Record number of Swinging Sixties generation hospitalised for drug taking

By Alice Philipson

A record number of pensioners are being admitted to hospital after taking recreational drugs as the Swinging Sixties generation reaches old age, new figures have shown.
Nearly 900 people aged 65 and over received hospital treatment last year after taking illegal drugs such as cocaine, cannabis and amphetamines.
David Raynes, of the National Drug Prevention Alliance, told The Sunday Times: “We are getting to the period where people who grew up in the Sixties are of that age.
“People who have used drugs their whole lives will start to hit the NHS.”
The figures, published by the NHS, show more than half of the drug admissions involve men and women aged 75 and over – pensioners who would have been in their twenties during the era of experimental drug taking.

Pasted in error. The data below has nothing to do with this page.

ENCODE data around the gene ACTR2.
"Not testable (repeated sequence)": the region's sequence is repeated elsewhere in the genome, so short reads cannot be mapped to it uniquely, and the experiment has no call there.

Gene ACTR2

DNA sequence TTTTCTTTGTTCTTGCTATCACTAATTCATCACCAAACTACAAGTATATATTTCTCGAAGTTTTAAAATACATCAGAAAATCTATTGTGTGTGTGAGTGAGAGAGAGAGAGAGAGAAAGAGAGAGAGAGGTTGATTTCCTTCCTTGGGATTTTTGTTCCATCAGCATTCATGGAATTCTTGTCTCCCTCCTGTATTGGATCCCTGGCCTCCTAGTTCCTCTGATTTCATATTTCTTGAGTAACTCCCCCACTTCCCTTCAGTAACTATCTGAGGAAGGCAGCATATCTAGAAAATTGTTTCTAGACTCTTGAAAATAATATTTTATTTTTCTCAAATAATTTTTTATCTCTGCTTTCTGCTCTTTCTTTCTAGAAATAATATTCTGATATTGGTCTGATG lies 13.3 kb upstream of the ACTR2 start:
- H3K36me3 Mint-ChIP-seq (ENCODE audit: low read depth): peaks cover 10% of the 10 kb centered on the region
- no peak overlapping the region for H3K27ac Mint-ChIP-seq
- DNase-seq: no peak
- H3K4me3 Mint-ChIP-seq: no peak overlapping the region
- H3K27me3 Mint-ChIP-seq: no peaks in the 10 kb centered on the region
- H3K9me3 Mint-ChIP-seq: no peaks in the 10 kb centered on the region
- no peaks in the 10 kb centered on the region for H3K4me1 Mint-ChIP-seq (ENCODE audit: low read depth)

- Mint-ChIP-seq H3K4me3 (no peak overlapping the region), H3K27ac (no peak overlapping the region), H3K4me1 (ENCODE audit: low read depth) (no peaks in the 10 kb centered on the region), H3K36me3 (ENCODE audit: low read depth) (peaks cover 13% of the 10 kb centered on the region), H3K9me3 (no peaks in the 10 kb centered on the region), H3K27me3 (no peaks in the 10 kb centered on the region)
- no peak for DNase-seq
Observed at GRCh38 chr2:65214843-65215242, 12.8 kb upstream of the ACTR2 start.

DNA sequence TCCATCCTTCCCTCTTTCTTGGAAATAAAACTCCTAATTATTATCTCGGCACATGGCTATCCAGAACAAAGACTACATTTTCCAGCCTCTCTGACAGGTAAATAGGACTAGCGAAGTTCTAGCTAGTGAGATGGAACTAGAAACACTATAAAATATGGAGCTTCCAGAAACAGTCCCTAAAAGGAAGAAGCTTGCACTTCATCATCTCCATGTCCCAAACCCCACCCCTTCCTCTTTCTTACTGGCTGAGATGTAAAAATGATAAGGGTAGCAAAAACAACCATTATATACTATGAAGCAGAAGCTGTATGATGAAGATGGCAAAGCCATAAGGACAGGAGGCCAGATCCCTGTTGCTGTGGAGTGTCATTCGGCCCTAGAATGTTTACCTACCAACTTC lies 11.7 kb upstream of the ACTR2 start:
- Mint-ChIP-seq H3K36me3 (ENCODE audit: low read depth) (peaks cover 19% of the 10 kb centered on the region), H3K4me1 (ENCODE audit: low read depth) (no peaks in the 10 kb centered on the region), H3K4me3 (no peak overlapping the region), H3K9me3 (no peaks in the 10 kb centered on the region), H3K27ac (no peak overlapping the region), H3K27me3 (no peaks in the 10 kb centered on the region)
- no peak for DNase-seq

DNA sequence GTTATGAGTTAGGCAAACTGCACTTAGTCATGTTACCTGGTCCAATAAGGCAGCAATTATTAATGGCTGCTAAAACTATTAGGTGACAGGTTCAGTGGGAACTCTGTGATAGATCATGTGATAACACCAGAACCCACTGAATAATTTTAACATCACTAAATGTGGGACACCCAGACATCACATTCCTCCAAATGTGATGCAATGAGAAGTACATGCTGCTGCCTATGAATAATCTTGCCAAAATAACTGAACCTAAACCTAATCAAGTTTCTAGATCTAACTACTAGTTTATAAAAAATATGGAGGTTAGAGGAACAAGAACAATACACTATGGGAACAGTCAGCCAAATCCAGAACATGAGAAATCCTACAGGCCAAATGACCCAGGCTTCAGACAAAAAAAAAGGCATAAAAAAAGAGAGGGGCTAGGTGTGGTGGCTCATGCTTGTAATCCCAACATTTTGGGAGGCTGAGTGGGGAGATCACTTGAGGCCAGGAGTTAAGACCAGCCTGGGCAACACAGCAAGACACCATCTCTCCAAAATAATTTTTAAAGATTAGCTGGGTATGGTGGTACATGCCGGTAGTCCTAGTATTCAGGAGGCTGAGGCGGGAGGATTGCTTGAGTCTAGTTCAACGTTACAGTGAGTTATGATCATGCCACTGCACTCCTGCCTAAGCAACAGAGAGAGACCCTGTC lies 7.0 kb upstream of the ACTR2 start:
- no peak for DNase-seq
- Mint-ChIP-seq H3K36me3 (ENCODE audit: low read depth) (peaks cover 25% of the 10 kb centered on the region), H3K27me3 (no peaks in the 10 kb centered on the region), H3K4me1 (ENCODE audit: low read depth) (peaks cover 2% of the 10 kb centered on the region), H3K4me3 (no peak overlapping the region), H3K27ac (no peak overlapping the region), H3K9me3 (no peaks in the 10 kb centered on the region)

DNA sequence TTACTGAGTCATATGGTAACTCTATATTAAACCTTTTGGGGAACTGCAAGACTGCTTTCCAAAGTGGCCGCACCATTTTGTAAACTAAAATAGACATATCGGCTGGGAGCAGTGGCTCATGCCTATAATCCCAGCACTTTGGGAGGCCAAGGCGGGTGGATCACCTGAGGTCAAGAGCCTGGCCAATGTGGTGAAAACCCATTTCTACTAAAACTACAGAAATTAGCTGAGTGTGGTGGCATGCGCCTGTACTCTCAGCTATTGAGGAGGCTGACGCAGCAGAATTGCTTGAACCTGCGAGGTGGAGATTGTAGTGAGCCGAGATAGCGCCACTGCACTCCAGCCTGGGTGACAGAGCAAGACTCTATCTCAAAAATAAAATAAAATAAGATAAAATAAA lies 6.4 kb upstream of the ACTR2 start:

In total, 888 pensioners were diagnosed as being poisoned by illegal drugs in English hospitals last year, with 473 aged 75 and over.
A decade ago the number was 283.
Harry Shapiro, of DrugScope, warned drug treatment should prepare for an influx of ageing drug users.
“Drug and alcohol treatment services need to be adequately resourced to deal with this ageing client group,” he said.
A separate study by King’s College London found cannabis, cocaine and amphetamine use by people aged over 50 had risen dramatically since the early 1990s.
It predicted that illicit drug taking would become more common in pensioners over the next two decades.
Study co-author Robert Stewart said the explanation could be that “these people would have grown up during ages when it was considered more acceptable”.
However, many celebrity figures who glamorised drug taking in the 60s have announced they are giving up to pursue healthier lifestyles.
Sir Paul McCartney said last year it was finally time to give up smoking cannabis due to a “sense of responsibility” in caring for his daughter Beatrice, then aged eight.
The former Beatle said: “I smoked my share. When you’re bringing up a youngster, your sense of responsibility does kick in, if you’re lucky, at some point.
“Enough’s enough – you just don’t seem to think it’s necessary.”